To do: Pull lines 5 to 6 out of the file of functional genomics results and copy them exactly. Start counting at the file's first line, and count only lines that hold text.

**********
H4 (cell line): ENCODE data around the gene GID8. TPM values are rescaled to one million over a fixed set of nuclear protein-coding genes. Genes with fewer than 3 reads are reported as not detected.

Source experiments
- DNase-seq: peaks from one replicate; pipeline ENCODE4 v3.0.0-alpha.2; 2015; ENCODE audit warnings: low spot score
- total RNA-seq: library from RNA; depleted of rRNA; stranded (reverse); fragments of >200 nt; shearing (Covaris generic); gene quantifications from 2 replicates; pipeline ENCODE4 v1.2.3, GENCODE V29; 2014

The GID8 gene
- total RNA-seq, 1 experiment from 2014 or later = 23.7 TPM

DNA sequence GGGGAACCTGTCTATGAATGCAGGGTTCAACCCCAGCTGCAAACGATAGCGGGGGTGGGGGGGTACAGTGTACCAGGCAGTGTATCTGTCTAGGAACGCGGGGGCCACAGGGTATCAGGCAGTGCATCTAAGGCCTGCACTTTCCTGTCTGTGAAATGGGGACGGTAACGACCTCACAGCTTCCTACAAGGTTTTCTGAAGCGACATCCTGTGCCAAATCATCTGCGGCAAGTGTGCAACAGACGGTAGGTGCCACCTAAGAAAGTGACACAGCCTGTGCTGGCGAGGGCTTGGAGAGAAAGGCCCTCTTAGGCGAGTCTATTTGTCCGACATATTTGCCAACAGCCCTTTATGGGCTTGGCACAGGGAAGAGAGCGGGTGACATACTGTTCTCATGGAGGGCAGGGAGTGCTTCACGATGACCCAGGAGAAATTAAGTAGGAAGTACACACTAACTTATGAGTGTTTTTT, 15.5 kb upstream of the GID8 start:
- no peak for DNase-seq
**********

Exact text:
The GID8 gene
- total RNA-seq, 1 experiment from 2014 or later = 23.7 TPM